Selected Readings from A Journal for Ideas and Criticism in Architecture 1973-1984

Edited and with an introduction by K. Michael Hays

Published by Princeton Architectural Press New York

FEB 1 9 1999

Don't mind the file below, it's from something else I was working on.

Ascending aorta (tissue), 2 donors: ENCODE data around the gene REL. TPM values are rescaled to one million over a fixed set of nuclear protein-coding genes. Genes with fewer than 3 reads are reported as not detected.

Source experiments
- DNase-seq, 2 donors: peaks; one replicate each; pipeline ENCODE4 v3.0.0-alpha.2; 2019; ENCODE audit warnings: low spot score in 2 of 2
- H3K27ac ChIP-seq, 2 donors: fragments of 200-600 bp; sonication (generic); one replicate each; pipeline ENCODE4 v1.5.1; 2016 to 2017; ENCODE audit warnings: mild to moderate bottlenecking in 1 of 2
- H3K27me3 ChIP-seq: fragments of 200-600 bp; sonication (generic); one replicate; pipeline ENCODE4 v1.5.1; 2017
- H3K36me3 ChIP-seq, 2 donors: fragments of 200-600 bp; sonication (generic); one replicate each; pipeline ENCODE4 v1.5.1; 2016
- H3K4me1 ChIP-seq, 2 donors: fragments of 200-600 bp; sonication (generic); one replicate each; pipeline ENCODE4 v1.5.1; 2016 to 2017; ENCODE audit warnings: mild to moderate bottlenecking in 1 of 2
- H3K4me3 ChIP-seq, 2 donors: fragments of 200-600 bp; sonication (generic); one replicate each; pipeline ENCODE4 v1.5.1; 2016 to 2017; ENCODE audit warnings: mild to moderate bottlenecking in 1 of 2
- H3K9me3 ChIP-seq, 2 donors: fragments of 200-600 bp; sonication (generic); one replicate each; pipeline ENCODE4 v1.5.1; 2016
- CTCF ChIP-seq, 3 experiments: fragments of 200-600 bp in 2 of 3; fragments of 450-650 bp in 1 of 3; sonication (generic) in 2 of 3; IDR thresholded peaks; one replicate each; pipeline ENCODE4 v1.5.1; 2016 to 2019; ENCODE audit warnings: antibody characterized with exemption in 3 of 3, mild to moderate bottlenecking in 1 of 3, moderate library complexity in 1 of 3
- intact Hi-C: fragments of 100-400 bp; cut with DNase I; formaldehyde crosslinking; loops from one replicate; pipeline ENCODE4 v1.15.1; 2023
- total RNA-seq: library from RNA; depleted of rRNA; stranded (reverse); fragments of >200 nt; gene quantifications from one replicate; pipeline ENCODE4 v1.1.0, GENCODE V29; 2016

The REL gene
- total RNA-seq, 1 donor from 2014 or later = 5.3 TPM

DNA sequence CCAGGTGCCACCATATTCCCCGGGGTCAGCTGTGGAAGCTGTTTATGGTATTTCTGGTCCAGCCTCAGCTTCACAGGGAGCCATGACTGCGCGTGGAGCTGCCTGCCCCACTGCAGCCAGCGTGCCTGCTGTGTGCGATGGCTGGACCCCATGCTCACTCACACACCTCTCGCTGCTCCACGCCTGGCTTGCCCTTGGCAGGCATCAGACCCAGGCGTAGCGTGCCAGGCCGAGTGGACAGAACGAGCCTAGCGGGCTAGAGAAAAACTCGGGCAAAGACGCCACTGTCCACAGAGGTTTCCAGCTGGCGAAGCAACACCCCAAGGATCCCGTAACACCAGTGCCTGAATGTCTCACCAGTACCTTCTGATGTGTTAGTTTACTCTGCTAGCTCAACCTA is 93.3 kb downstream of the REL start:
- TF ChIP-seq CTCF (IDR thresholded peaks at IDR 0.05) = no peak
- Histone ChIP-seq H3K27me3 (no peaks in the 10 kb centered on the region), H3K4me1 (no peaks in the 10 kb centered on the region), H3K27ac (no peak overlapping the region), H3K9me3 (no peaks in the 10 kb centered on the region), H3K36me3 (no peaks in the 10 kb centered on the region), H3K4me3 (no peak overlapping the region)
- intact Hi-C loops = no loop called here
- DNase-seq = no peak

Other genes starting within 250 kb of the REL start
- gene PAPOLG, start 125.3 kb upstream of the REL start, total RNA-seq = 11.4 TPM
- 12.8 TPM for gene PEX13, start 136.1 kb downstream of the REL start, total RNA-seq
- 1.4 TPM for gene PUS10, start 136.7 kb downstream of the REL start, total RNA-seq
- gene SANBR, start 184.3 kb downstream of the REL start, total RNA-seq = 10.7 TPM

Published by Princeton Architectural Press 37 East Seventh Street New York. Dieter Janssen. . Lippert. Mark Oppositions Reader 01998 Princeton Architectural Press All rights reserved. publisher . Michael. Every reasonable attempt has been made to identify owners of copyright. Modern-20th century. Errors or omissions will be corrected in subsequent editions.64~21 98-33810 CIP Production Anthony Alofsin Sheyda Ardalan Marlhe Barsoum Andrew Bartle Marc Berman Jane Carolan John Diebboll Lydia Dufour Lea Keil Garson Mark Glen Christian Hubert JayJohnson Andrea Kahn Angela King Pearson Marx Judy McClain-Twombly Monty Mitchell Abigail Moseley A.6657 Visit our web site at www. Anne Nitschke. Oppositions. Raleigh Perkins Cybele Raver James Russell Ellen Soroka Nancy Spray Abigail Sturges Contributors to Oppositions Reader Project Editor Clare Jacobson Special thanks to Eugenia Bell. NA680. call 1. Forster (12-25) Diana Agrest (26) Managing Editors Julia Bloomfield Louise Joseph Kevin C. Architecture. except in the context of reviews. Library of Congress Cataloging-in-Publication Data Oppositions reader : selected readings from a journal for ideas and criticism in architecture. Architecture. Jane Garvie. New York 10003 212. K.papress. paper). Deconstructivism (architecture) I.995. cm. 2. Gorlin Associate Director Hamid-Reza Nouri Forum William Ellis Designers Massimo Vignelli Julia Bloomfield No part of this book my be used or reproduced in any manner without written permission from the publisher. Postmodern. p.069 1998 724'. 'Each essay is copyrighted in its author's name and all rights are reserved therein. 1973-1984 / edited and with an introduction by K.800. Michael Hays. 3.722. Stemen of Princeton Architectural Press -Kevin C. : alk. Lippert Assistant Managing Editors Kate Norment Jill Silverman Robert Walsh Executive Editor/ Editorial Consultant David Morton Associate Editor/ Editorial Consultant Joan Ockman Assistant Editors Susan Carter Jan Fisher Alexander C.9620 For a free catalog of books.ISBN 1-56898-153-8 (pbk. Therese Kelly. Hays. and Sara E. Includes bibliographical references and index. Caroline Green. paper) 1. Printed and bound in the United States 0201009998 5 4 3 2 1 First edition Contributors to Oppositions Editors Peter Eisenman (1-25) Kenneth Frampton (1-25) Mario Gandelsonas (1-26) Anthony Vidler (6-26) Kurt W. 11. ISBN 1-56898-152-X (cloth : alk.